Millions of potential volunteers are just waiting for the right nonprofit organization to invite them to volunteer. Just about every nonprofit charitable organization uses volunteers in some capacity. For example, in most cases, board members serve without compensation. And, for many nonprofit organizations in the United States, volunteers do all the work, from planting the trees to paying the bills. Even if your organization employs paid staff, volunteers still provide valuable services. Organizations depend on volunteers to staff telephone hotlines, lead scout troops, tutor students, coach youth sports teams, serve hot meals, organize fundraising events, and stuff envelopes. If you’re going to manage a nonprofit organization, you need to know how to work with volunteers.
The classic stereotype of a volunteer is someone who has lots of time to spare and is looking for something to do. Although this perception may have been true in the past, when many women stayed out of the workforce and gave their free time to charity, that stereotype no longer fits; however, even today women still represent the largest majority of volunteers. It’s still true that more women volunteer than men, but people between the ages of 35 and 54 are the likeliest to volunteer. This is the age range when both men and women are likely balancing careers with raising families, not to mention taking care of aging parents, going to the gym, and keeping up with email and social media.
Why is it that people, even very busy ones, volunteer their time? We think it’s because they’ve recognized the benefits of volunteering time to a favorite organization and because nonprofit organizations have become smarter about asking them.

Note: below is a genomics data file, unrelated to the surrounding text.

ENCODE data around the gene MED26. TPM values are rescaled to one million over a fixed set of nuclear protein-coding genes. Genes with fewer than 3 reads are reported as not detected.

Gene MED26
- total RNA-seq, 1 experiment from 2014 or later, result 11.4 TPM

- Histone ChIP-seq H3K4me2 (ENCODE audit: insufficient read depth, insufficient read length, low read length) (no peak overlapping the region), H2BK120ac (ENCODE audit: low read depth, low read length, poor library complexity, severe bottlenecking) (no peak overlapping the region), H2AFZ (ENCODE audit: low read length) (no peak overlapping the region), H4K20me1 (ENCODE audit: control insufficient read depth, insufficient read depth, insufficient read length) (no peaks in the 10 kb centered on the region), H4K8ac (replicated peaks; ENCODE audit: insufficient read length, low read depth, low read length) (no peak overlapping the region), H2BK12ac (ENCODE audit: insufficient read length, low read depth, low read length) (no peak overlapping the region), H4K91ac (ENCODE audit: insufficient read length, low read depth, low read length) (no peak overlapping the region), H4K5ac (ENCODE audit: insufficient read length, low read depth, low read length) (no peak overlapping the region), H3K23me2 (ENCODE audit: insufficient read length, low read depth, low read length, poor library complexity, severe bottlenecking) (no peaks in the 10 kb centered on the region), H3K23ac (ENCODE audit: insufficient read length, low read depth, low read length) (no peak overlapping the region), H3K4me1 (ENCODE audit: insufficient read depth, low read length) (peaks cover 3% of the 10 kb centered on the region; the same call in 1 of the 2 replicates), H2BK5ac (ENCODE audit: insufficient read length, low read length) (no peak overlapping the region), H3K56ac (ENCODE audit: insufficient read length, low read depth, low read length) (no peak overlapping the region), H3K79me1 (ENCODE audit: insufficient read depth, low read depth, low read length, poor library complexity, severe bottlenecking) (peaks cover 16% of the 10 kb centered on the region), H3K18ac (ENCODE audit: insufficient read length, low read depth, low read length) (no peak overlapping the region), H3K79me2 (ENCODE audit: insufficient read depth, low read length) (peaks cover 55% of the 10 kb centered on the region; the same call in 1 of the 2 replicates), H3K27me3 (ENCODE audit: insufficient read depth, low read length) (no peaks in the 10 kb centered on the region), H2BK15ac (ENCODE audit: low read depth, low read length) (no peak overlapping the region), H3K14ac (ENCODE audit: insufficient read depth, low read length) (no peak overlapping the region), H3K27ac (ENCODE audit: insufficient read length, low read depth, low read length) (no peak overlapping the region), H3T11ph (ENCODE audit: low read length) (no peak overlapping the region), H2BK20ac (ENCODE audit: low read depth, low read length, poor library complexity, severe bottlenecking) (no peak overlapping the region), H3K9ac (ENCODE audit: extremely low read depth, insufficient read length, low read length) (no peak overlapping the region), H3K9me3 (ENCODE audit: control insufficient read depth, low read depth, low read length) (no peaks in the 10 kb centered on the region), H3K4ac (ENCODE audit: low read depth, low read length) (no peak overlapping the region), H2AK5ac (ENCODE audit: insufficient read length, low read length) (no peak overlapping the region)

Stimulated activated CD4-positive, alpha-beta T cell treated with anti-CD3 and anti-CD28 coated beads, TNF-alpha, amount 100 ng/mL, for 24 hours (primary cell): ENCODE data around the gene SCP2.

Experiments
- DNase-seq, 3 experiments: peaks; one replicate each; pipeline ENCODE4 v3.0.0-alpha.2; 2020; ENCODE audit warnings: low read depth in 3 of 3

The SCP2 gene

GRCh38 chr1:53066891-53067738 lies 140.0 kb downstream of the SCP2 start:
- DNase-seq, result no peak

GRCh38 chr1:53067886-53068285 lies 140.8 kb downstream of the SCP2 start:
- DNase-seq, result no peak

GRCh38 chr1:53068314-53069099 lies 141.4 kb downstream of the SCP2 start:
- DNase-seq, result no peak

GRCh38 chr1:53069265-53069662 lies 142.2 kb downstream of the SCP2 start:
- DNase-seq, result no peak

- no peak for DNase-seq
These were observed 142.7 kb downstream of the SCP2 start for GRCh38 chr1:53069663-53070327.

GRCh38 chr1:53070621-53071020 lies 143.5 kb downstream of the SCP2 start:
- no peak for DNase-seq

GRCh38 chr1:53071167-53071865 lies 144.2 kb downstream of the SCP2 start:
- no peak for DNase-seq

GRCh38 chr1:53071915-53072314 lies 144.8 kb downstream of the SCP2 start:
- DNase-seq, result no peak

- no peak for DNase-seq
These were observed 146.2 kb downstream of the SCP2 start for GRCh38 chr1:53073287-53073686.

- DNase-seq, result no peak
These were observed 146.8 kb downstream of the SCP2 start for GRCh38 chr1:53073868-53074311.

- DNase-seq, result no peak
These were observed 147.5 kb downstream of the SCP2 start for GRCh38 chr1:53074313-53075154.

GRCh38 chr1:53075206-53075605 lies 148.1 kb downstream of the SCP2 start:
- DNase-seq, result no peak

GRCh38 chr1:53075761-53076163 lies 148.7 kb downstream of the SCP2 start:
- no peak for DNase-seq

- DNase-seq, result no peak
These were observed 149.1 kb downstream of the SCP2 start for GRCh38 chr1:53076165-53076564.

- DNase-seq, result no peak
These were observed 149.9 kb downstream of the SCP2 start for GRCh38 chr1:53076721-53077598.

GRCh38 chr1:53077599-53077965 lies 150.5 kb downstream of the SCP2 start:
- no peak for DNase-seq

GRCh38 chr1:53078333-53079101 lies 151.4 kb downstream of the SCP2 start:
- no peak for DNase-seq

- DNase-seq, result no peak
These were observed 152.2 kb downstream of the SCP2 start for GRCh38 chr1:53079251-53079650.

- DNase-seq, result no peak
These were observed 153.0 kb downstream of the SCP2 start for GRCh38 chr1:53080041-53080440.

Most start-up organizations depend on volunteers because money to pay staff is unavailable. But the lack of resources isn’t the only thing that drives a nonprofit to operate with an all-volunteer staff. Some nonprofits make a deliberate decision to operate solely with volunteers to contain their costs and to achieve results with a collective effort among people who care deeply enough to contribute their time and energy. Although volunteers don’t expect to be paid every two weeks, that doesn’t mean they come without costs. Recruiting, training, managing, retaining, and thanking volunteers require effort from someone in the organization.
Volunteers perform better if they know what they’re supposed to do. Preparing job descriptions for volunteer positions also helps you supervise better and know what skills you’re looking for in volunteers. Volunteer job descriptions should be even more complete than paid-employee job descriptions. If you can break jobs into small tasks, all the better, because volunteers often share the same job. For example, a different person may answer the office telephone each day of the week. In that case, to bring consistency to the job, you should store by the telephone a job description that includes a list of telephone procedures, staff extensions, frequently used telephone numbers, and other important information. Also, part of your job descriptions should include what background checks your organization will conduct, and that all references listed by the volunteers will be checked.
Many nonprofits invite their volunteers to join a committee. Committees enable volunteers to step forward, offer their best skills, and learn how to do new things. An advantage of forming committees is that it reinforces the social benefits of volunteering. As committee members get to know one another and figure out how to manage their tasks successfully, you or your volunteer coordinator can step back and let them take full responsibility. Using this approach, you find out if the person is reliable, will show up on time, follow through on tasks, and has a good disposition.
You may discover other tasks that can be assigned to additional volunteer committees. The kinds of jobs that need to be done vary, depending on the type of service your organization provides. The point to remember is that volunteer work needs to be organized (and supervised) in much the same way as paid work.
In an all-volunteer organization, the responsibility for ensuring that the work is done in a timely and effective manner resides with the board of directors. The board must be committed to finding new volunteers and supervising their work. And board members must be ready to step in to do a job if no volunteers can be found.